Owners claimed expertise and customer following that was not substantiated, resulting in significant financial loss.
When I met with ****** ****** to discuss a liquidation sale, a concern was their ability to deal with a large collection of porcelain dolls. ****** assured me that they "had a large group of doll followers that would help bring in good prices for them". At a later meeting, Sheila ****** told me that they would "space out the sales of the dolls so as not to glut the market". Based on their assurances, I invested another $150 to finish all the dolls with wigs, shoes, lashes, and/or stands. Unfortunately, neither of their claims was true. I sold two from the collection the month before I moved for $300. With all their expertise and customer following, the ****** "sold" the remaining 22 dolls, valued between $1600-$2000, for a grand total of $65. If they had been honest with me about their ability to handle this specialized merchandise, other arrangements would have been made. When I called to try to salvage any remaining dolls, Sheila ****** told me that I had a lot of "little, nothing dolls" other than the big ones in the collection, trying to make it seem that I didn't remember what I had given them to sell. Fortunately, I have pictures of everything I gave her and, try as I might, I can't see any "little, nothing" dolls in there anywhere. The body count adds up and all the "little, nothing" dolls, including those standing 39" tall, are gone.
While the financial loss is painful, it is being lied to that is worse. If they had been able to do what they promised, we would have both done well. I shouldn't have to take the hit because they didn't or couldn't. I think the amount of $750 is a fair settlement.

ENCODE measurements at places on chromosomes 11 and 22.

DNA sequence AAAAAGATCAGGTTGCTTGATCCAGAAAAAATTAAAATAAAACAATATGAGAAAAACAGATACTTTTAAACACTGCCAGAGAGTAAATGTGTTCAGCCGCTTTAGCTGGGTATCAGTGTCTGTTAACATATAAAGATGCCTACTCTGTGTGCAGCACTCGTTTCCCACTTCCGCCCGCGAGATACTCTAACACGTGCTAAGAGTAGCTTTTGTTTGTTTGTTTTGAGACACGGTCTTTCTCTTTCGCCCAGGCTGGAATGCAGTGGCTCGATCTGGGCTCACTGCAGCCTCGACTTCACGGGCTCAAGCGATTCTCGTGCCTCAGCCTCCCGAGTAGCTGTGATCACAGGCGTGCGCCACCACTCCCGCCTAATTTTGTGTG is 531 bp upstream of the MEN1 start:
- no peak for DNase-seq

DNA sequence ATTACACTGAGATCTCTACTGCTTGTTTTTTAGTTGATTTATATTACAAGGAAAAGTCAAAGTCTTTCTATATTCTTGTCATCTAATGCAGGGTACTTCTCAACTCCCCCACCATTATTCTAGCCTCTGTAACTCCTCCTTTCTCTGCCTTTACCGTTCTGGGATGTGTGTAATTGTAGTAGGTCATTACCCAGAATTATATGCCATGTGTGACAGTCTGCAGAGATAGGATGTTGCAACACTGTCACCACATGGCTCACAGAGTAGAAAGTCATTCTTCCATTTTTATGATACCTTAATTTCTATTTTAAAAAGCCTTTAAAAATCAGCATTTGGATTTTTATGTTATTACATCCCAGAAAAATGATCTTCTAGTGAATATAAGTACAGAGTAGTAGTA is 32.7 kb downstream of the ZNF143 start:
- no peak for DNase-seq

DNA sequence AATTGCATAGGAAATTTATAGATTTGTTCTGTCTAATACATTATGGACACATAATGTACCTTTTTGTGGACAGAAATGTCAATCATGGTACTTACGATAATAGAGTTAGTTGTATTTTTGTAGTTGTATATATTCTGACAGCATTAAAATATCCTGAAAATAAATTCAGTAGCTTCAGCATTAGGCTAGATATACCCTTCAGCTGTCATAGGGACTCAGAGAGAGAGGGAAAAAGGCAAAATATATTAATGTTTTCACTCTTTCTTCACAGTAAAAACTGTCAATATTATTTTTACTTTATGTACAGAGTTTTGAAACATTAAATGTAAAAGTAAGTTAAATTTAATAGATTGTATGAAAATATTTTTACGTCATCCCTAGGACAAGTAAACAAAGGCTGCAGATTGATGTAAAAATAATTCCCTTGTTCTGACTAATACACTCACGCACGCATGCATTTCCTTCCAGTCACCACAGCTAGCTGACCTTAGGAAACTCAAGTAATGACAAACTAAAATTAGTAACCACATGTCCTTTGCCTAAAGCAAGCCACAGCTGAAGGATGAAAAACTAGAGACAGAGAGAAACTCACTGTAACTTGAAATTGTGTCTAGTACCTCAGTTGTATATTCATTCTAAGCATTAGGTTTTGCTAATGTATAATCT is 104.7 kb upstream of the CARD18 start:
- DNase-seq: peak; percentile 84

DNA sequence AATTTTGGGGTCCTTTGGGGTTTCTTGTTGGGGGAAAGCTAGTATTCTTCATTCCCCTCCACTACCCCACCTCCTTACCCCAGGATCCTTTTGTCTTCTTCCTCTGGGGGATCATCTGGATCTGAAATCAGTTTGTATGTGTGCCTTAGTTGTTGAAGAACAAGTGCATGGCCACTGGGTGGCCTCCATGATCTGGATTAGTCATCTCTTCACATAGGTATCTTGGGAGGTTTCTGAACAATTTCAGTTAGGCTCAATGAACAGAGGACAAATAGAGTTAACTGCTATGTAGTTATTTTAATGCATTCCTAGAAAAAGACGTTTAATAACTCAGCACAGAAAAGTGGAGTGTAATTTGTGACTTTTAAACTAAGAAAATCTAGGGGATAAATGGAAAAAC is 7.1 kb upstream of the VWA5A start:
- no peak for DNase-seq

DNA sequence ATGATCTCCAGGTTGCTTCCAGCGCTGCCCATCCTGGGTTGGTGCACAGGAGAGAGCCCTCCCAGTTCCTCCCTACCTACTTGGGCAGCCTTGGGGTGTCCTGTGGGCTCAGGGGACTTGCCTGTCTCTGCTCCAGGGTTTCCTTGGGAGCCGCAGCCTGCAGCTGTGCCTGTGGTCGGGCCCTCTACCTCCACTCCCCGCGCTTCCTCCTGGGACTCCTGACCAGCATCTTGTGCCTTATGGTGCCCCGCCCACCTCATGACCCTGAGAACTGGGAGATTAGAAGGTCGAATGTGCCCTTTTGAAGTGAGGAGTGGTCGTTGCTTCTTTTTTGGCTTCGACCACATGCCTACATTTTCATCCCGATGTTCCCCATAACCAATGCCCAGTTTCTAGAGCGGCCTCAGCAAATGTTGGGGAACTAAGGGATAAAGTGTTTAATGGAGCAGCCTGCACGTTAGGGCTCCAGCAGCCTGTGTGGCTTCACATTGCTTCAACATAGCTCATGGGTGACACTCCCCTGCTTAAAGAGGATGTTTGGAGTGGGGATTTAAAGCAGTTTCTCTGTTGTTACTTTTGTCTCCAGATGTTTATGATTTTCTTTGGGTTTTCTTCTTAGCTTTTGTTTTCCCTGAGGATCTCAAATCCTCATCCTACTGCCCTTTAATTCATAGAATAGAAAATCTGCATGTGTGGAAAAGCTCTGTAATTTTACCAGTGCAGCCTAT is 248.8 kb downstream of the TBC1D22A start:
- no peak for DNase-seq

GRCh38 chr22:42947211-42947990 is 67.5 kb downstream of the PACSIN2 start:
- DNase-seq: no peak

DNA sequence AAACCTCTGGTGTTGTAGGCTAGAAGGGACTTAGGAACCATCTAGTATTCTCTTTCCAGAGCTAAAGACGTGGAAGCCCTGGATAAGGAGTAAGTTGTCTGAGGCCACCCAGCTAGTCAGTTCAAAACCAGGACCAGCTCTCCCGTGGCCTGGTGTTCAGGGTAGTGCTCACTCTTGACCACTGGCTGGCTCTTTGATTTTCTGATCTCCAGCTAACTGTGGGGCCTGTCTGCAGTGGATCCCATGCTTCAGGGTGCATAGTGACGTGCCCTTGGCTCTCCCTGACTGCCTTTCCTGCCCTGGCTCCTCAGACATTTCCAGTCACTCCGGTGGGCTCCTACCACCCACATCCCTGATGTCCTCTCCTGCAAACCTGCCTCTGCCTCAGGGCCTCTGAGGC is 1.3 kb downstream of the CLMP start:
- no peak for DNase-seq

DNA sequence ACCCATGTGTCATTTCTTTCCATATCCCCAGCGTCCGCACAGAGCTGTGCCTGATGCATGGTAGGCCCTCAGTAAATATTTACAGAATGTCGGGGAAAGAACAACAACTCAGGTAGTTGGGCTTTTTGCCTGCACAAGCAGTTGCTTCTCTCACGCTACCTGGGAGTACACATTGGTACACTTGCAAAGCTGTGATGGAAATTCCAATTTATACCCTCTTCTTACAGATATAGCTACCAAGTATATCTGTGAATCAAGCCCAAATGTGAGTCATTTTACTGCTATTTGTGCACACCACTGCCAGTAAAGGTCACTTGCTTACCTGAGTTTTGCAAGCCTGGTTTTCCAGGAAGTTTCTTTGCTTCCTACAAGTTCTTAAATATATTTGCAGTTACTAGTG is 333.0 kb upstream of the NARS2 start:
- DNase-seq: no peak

Business' Initial Response
When the consumer first contacted us she inquired about doing a closing home sale on site. As was explained, when doing an on site sale we have more control over the pricing as the items each have an individual price tag on them and we have 2 or 3 days to sell on site. First day of an on site sale items are priced as marked; as the sale continues the pricing is reduced by a percentage until most, if not all, items are sold.
When doing a consignment to auction, it is up to the auctioneer to sell the items. Auction sales are done in a matter of hours, not days as an on site sale would have been. We have no control over the sale or what the items might sell for. I do believe this was clearly explained as we spoke several times over the summer months before the consumer decided which type of sale best suited her needs. Our position in an "auction pickup" as was chosen by the consumer, is to do the work of tagging, packing, removing and delivering the items for them to the auction house for the auctioneer to sell at his discretion.
It was not said that we/they (the auction house) would "space out the sales of the dolls so as not to glut the market". What I did explain is that the auctioneer may hold the dolls for a specialty sale, he may put dolls into several sales or he may sell all at once. I do not know because all sales are at the discretion of the auctioneer. I do not ever speak for the auctioneer as to how/when he will do a sale or how much the final "hammer" price will be.
The day the consumer called to "salvage" any remaining dolls, I explained what I could do. I would call the auction house and ask them what they had left and hold the dolls for her as she requested me to do. In response to the "little, nothing dolls" she forgot to add the rest of the sentence "for lack of a better word" . I was trying to get a mental visual on what she had as there were dolls of varying sizes and several months had passed since I had first seen the dolls. I would never insult a person and try to make them feel as though they didn't remember what they had.
The best compliment we have ever received from a client while preparing the contents and "treasures" from their home for sale was, "you love my things like I love my things". We have lived by that compliment for 30 years in handling an estate-we may not "love" their things the way they do but we have always respected and will continue to respect that they "love" their things. We do the best job we can even though we have no control over what items will bring at auction.